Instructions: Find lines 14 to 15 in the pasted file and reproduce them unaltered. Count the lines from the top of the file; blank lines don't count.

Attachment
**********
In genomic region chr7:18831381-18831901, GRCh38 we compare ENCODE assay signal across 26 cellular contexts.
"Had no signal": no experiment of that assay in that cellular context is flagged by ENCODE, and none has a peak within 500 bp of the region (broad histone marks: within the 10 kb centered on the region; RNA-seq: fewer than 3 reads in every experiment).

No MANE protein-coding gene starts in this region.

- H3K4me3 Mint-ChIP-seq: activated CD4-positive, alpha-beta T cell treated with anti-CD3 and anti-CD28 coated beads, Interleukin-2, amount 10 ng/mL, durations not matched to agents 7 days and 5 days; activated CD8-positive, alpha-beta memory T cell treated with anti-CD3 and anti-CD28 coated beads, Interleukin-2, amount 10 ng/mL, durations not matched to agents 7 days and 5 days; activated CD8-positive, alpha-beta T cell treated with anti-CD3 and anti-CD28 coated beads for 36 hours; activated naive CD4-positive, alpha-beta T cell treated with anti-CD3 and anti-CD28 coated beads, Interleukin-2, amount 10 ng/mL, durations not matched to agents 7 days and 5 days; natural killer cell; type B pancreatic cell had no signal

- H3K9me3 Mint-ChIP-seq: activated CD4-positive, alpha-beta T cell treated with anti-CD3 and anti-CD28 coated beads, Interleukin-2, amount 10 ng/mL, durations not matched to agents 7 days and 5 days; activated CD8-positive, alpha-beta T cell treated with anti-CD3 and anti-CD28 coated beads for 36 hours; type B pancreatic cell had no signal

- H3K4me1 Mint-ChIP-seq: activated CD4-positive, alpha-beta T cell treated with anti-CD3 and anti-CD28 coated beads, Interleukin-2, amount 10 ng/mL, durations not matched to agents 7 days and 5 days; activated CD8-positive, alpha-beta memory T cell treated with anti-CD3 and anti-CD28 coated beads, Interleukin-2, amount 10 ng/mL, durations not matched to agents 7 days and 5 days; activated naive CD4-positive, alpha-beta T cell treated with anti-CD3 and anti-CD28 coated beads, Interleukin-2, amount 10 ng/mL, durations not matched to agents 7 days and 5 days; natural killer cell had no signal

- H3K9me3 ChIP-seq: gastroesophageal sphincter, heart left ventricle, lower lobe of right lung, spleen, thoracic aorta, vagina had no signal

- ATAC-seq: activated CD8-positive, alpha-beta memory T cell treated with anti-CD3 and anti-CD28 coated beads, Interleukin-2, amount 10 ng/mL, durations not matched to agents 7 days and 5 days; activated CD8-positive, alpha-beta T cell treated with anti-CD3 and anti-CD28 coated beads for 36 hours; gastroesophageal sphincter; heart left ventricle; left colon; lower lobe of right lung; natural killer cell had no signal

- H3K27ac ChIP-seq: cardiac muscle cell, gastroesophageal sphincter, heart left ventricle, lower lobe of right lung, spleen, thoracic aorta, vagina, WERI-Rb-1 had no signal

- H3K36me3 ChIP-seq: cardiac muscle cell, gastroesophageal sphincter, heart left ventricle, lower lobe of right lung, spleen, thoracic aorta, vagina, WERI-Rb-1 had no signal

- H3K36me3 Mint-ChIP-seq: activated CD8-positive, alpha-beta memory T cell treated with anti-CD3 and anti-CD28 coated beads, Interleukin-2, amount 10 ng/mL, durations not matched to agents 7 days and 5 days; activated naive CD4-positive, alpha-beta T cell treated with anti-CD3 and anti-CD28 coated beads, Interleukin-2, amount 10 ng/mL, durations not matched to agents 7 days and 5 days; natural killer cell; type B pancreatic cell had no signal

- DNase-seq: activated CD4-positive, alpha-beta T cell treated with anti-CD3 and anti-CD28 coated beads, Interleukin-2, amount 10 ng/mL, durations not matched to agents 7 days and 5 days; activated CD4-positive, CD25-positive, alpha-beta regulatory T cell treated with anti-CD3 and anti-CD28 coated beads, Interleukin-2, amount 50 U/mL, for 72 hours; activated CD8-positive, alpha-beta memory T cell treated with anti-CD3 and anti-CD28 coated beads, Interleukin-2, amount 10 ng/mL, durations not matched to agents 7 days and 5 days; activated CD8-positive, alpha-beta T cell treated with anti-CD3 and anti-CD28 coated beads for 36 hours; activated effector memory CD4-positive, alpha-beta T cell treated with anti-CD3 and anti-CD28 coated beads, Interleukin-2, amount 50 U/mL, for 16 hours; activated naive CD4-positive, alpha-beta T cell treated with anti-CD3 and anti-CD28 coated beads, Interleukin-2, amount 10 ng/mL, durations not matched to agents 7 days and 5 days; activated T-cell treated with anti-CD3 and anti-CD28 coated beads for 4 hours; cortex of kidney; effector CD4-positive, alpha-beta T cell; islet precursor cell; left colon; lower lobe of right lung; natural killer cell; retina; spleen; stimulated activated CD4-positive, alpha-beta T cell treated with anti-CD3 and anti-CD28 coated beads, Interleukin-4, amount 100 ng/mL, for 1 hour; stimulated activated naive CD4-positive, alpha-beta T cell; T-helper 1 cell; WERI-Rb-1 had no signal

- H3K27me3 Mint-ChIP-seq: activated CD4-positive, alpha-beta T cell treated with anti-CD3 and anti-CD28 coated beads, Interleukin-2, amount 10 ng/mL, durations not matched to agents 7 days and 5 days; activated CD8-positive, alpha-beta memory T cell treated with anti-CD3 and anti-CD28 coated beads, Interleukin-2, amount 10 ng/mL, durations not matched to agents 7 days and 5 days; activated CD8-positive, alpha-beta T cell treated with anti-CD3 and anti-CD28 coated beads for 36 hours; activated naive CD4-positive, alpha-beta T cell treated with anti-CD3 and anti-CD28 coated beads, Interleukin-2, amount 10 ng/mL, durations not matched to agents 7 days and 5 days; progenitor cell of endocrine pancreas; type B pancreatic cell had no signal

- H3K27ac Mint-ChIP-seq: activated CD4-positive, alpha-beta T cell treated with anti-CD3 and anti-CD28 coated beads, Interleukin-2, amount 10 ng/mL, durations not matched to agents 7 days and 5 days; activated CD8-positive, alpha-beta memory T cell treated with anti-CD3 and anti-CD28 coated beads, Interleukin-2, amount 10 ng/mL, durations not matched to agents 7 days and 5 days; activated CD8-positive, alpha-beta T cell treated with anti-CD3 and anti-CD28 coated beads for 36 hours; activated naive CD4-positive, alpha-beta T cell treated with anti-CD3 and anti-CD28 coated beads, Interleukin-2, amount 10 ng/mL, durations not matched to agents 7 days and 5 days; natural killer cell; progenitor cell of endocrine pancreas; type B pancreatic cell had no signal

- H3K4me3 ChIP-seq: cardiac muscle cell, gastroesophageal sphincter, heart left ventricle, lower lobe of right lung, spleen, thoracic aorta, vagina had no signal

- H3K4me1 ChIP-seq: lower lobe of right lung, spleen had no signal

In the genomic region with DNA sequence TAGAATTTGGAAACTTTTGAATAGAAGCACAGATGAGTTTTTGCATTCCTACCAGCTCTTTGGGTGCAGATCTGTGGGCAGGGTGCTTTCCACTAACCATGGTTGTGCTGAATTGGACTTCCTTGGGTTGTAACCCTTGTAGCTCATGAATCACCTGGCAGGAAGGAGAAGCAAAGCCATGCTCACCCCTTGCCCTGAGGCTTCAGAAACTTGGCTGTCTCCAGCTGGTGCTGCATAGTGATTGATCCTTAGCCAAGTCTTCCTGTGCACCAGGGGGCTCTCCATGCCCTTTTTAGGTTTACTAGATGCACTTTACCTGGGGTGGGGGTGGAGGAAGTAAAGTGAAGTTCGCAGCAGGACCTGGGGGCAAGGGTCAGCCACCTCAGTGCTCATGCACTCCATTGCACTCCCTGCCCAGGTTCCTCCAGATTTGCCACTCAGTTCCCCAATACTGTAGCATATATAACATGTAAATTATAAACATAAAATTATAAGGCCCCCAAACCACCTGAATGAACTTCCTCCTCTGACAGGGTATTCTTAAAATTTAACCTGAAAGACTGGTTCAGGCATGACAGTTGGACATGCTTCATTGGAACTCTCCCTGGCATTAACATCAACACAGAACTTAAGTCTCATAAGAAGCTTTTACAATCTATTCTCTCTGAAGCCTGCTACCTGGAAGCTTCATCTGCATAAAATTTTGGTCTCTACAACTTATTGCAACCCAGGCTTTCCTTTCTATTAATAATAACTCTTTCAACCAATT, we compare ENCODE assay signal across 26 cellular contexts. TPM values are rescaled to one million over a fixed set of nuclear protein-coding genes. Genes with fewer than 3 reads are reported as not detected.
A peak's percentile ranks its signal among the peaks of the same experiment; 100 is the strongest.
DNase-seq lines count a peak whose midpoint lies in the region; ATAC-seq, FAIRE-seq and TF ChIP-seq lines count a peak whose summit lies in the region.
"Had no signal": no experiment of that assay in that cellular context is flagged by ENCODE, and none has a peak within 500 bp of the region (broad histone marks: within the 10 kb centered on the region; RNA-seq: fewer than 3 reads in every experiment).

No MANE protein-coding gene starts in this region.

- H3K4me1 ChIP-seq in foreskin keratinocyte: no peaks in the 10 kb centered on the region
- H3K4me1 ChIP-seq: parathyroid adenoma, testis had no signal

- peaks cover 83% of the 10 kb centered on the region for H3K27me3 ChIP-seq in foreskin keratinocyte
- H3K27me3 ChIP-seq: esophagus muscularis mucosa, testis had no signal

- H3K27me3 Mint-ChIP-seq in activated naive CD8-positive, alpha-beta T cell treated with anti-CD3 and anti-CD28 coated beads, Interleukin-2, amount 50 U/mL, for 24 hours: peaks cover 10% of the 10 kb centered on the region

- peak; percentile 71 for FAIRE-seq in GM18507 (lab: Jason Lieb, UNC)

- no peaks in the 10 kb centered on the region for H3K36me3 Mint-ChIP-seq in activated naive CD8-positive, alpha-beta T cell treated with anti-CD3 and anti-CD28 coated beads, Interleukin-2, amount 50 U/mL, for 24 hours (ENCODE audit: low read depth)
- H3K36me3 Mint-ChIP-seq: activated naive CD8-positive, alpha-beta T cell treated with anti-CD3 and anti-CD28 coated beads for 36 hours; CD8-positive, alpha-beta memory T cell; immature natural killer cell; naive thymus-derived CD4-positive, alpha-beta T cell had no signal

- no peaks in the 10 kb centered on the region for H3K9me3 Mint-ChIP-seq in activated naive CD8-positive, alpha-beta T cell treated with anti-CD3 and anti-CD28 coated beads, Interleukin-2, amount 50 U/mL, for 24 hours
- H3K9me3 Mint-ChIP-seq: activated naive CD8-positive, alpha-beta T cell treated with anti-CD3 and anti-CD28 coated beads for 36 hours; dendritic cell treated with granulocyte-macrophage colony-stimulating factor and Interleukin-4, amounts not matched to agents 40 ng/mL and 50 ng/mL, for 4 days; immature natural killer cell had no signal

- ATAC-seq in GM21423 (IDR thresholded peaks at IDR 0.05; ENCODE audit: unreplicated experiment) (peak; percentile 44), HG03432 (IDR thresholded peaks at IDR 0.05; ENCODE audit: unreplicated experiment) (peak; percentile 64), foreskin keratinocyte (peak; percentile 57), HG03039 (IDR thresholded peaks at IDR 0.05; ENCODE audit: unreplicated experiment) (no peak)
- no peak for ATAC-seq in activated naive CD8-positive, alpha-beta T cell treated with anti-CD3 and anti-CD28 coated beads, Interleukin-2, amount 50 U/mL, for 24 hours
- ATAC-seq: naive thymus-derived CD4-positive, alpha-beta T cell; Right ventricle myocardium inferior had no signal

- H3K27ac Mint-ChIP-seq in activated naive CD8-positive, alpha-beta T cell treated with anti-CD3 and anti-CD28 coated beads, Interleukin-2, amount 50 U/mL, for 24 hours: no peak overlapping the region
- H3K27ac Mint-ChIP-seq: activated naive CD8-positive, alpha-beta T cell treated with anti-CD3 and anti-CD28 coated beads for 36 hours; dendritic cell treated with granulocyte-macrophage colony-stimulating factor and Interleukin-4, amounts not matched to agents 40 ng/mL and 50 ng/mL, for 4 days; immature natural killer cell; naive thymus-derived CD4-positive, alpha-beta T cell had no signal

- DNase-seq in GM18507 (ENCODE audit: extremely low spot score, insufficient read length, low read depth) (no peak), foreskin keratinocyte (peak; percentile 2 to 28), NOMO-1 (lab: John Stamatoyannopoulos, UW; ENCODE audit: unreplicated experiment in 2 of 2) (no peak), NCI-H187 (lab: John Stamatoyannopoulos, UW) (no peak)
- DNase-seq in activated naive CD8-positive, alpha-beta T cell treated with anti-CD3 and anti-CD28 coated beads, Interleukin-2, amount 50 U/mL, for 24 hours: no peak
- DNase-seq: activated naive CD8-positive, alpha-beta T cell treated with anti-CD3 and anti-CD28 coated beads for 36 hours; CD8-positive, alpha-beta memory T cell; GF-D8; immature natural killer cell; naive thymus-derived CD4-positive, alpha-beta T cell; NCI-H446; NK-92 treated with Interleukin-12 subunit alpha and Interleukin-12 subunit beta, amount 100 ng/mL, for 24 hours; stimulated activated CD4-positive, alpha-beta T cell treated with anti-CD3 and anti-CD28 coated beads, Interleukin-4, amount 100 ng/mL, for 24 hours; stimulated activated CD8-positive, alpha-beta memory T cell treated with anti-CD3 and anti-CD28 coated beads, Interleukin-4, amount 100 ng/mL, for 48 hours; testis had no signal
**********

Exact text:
- H3K27ac Mint-ChIP-seq: activated CD4-positive, alpha-beta T cell treated with anti-CD3 and anti-CD28 coated beads, Interleukin-2, amount 10 ng/mL, durations not matched to agents 7 days and 5 days; activated CD8-positive, alpha-beta memory T cell treated with anti-CD3 and anti-CD28 coated beads, Interleukin-2, amount 10 ng/mL, durations not matched to agents 7 days and 5 days; activated CD8-positive, alpha-beta T cell treated with anti-CD3 and anti-CD28 coated beads for 36 hours; activated naive CD4-positive, alpha-beta T cell treated with anti-CD3 and anti-CD28 coated beads, Interleukin-2, amount 10 ng/mL, durations not matched to agents 7 days and 5 days; natural killer cell; progenitor cell of endocrine pancreas; type B pancreatic cell had no signal

- H3K4me3 ChIP-seq: cardiac muscle cell, gastroesophageal sphincter, heart left ventricle, lower lobe of right lung, spleen, thoracic aorta, vagina had no signal